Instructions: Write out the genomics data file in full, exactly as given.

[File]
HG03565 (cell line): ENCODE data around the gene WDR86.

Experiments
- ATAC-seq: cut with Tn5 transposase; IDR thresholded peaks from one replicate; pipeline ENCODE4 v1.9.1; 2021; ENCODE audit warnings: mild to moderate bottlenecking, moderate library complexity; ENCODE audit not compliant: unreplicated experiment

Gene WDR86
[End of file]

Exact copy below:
HG03565 (cell line): ENCODE data around the gene WDR86.

Experiments
- ATAC-seq: cut with Tn5 transposase; IDR thresholded peaks from one replicate; pipeline ENCODE4 v1.9.1; 2021; ENCODE audit warnings: mild to moderate bottlenecking, moderate library complexity; ENCODE audit not compliant: unreplicated experiment

Gene WDR86